Crackpots and Cranks


Submitted 2 years ago

Anyone who has ever read the comments under articles, YouTube videos or other postings on the endless stream of the Internet can attest that there are many strange and crazy opinions out there in the ether. (And let's not forget the incredibly nasty world of mean tweets.) However, the Internet did not create these methods of expression, it just made them instantaneous. 

Back in the day of pen and paper those articulations were transmitted by form of a crank letter*, with the recipients being mostly people in the public eye. Several of our manuscript collections are fertile grounds for this form of expression, in particular the papers of writer Kenneth Roberts and the politician Charles W. Tobey.

Crank letters range from the nonsensical to the conspiratorial to the "what the hell are these people thinking." However, there are certain commonalities that are present across most of these compositions. For one, the writers seem to have an inflated sense of their own importance and intelligence. They feel that they are the only ones with the answer to whatever they feel is the problem. They are intolerant, blind to reason and argumentative without substance to back up their arguments.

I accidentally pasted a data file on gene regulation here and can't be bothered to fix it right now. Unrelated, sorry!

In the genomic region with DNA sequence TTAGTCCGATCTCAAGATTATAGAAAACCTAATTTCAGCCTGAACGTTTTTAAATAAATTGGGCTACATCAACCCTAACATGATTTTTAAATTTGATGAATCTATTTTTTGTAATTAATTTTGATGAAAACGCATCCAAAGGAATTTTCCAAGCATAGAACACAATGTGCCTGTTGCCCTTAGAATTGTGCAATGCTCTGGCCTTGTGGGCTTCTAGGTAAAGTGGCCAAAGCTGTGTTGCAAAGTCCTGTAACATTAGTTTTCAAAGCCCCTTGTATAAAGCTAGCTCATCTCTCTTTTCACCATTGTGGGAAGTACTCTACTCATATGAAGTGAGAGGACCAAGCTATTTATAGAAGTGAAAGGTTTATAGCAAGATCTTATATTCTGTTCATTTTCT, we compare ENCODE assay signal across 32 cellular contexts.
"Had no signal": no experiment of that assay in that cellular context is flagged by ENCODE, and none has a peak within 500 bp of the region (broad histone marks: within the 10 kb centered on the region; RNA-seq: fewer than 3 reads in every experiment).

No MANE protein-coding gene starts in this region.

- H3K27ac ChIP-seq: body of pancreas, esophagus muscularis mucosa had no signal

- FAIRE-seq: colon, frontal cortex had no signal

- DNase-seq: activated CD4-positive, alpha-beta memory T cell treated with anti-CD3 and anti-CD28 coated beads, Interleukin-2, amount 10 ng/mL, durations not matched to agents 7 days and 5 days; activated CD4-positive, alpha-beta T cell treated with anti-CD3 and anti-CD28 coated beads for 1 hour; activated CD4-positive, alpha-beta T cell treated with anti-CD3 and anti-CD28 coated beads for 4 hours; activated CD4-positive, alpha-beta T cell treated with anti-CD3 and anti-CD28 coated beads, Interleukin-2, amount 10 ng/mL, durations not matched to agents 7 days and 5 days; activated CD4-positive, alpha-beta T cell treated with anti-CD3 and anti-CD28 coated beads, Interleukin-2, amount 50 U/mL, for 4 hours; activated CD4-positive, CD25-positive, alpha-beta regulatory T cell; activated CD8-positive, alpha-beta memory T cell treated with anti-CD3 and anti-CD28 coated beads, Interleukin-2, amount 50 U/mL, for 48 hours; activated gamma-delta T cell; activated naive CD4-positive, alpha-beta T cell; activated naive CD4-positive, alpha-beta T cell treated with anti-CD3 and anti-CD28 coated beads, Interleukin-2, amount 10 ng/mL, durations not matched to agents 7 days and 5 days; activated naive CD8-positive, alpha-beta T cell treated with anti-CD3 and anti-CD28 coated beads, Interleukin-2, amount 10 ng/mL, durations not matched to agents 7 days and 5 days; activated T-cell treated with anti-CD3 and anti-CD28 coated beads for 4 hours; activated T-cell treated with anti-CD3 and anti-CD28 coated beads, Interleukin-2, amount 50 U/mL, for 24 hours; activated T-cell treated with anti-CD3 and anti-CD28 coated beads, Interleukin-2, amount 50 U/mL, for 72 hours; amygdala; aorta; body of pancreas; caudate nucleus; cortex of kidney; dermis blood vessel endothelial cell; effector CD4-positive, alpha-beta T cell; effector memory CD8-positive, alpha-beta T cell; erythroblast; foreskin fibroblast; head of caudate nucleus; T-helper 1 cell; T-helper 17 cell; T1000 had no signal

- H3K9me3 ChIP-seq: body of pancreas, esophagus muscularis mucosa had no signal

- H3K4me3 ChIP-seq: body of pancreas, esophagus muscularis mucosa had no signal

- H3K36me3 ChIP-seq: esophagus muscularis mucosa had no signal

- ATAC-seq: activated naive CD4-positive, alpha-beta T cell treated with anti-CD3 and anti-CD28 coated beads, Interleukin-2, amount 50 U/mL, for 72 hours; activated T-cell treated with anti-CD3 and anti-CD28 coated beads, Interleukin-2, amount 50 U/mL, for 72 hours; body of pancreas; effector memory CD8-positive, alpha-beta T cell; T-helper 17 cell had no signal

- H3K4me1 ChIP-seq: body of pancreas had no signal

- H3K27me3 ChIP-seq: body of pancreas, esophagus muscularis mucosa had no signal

In 2014, Miss Manners of the Washington Post, in a response to a question regarding the issue of conspiracy letters wrote, "Conspiracy theorists are not known for their sense of humor, and inflaming them would only waste your time….What you need is not a response, but a crank file," which is exactly what the recipients in this case did.. 

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To see some of the files look for them in ML-3and ML-25. In addition, there is a small collection of them on display in the Rauner Reading Room.

*  a hostile or fanatical letter often sent anonymously

*****

Rauner Special Collections Library houses rare books, manuscripts, and Dartmouth College Archives for the Dartmouth College Library. We think it is one of the coolest places on campus: besides a great exhibits program, the reading room is open to the public. Where else can you see a first edition of Pride and Prejudice or a copy of the James Audubon double elephant folio Birds of America in the Upper Valley? The Rauner blog is a great way to get acquainted with the collections, or go to Instagram if you have a shorter attention span.

Rauner Special Collections Library is located in Webster Hall on the Green in Hanover. Find current hours and the latest exhibit.

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